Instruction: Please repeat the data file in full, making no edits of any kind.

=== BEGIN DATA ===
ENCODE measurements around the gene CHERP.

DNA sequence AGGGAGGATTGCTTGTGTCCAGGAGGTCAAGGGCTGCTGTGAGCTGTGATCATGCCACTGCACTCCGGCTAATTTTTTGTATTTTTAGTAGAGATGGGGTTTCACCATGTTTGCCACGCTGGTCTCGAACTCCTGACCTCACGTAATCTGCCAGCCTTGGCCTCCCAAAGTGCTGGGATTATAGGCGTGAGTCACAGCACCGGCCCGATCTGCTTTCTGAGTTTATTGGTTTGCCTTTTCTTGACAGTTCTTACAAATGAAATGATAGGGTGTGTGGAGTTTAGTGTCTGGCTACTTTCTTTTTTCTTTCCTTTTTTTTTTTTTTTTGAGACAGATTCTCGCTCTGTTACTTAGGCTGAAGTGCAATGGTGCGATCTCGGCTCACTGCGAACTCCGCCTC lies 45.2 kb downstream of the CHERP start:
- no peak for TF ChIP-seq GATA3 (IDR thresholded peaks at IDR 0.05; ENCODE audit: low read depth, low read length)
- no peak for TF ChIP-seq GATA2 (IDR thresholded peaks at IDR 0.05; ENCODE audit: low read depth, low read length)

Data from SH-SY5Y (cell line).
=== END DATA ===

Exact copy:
ENCODE measurements around the gene CHERP.

DNA sequence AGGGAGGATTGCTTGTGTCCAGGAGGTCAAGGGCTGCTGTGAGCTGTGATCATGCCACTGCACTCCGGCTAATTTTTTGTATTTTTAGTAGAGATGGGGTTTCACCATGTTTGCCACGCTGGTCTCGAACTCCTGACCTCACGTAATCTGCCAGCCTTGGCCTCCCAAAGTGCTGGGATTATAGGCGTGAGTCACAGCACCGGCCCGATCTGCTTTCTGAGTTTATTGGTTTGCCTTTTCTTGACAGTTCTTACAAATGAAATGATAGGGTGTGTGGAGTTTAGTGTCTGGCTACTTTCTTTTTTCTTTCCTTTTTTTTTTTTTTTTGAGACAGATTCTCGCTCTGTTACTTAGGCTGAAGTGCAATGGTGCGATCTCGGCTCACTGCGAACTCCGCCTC lies 45.2 kb downstream of the CHERP start:
- no peak for TF ChIP-seq GATA3 (IDR thresholded peaks at IDR 0.05; ENCODE audit: low read depth, low read length)
- no peak for TF ChIP-seq GATA2 (IDR thresholded peaks at IDR 0.05; ENCODE audit: low read depth, low read length)

Data from SH-SY5Y (cell line).